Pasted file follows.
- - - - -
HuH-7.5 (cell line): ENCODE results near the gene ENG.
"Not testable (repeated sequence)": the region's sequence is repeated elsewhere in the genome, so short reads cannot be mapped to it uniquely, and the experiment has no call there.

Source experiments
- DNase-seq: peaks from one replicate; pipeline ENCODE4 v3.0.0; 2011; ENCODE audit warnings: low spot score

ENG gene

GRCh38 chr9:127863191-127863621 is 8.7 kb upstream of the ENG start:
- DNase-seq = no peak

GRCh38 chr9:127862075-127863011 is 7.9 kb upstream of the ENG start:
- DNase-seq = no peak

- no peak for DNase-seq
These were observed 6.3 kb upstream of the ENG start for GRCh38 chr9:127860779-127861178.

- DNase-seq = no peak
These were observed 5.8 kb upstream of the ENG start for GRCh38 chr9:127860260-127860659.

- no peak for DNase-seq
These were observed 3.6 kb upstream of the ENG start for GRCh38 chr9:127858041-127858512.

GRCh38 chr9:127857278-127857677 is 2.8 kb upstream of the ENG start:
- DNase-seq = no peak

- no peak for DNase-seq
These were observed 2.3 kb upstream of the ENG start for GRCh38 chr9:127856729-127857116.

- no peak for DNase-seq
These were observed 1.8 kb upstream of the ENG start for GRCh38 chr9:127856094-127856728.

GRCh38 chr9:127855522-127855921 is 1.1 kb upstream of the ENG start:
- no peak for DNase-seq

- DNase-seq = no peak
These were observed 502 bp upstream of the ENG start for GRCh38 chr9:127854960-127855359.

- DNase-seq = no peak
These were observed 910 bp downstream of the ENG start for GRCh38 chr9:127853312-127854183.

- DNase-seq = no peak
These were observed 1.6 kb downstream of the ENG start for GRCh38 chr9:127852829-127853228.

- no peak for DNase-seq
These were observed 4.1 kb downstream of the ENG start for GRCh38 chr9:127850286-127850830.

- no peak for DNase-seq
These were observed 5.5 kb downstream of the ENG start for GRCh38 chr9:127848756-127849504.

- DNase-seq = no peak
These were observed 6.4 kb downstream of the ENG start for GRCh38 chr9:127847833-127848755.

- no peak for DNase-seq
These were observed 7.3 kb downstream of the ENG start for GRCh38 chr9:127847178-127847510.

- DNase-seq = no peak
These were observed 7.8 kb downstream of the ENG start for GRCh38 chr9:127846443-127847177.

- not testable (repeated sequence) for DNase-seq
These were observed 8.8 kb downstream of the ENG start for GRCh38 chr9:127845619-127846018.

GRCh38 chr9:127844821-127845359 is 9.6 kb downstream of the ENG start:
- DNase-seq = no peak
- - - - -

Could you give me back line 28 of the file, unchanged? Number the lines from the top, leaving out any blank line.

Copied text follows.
- DNase-seq = no peak